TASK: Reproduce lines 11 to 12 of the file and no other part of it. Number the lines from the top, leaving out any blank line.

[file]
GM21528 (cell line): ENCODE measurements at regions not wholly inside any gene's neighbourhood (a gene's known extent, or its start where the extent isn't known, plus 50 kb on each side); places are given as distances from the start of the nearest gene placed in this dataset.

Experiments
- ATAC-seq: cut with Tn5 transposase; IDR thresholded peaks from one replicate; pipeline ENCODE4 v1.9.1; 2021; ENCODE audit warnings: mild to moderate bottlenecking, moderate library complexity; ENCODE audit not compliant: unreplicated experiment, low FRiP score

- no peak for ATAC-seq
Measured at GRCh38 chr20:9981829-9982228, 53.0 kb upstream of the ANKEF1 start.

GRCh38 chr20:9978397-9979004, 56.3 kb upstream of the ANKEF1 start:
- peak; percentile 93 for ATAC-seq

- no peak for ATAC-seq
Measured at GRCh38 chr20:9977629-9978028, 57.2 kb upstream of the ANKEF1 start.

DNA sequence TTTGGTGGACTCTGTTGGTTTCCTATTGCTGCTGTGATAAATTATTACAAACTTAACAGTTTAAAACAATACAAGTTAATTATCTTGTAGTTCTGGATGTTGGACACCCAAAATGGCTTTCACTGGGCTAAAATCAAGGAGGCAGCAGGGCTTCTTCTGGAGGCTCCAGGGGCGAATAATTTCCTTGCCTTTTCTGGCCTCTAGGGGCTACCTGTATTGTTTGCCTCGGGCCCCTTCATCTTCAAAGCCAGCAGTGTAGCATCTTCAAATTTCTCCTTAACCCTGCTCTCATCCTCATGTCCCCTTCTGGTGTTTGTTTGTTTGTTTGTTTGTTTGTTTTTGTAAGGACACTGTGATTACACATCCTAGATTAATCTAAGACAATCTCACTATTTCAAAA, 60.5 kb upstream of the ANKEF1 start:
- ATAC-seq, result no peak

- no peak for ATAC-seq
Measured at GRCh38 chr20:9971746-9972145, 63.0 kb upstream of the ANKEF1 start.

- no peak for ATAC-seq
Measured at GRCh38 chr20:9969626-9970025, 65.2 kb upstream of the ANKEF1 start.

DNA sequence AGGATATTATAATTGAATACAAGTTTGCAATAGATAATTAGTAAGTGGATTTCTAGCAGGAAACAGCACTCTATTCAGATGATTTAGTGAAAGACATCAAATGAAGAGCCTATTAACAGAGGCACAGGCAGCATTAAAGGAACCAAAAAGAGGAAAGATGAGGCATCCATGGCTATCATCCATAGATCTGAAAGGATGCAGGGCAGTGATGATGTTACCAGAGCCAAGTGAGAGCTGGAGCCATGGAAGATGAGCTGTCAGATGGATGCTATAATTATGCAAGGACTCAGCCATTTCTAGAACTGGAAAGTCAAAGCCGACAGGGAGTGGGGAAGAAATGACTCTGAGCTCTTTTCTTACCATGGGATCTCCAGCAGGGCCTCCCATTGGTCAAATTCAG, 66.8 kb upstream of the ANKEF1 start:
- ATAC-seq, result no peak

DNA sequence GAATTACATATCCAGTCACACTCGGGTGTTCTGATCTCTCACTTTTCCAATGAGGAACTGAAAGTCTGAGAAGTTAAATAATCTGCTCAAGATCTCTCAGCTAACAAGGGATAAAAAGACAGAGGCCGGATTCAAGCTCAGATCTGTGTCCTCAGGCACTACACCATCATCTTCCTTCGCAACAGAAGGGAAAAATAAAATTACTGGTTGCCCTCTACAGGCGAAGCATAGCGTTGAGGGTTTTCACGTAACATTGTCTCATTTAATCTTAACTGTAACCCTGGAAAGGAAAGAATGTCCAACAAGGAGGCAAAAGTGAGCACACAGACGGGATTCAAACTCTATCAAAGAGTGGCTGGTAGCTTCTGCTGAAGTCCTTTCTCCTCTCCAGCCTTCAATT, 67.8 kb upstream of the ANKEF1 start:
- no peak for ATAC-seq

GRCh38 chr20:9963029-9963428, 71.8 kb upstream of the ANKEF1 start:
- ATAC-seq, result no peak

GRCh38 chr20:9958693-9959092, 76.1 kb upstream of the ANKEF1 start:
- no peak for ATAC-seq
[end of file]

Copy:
- ATAC-seq, result no peak

- no peak for ATAC-seq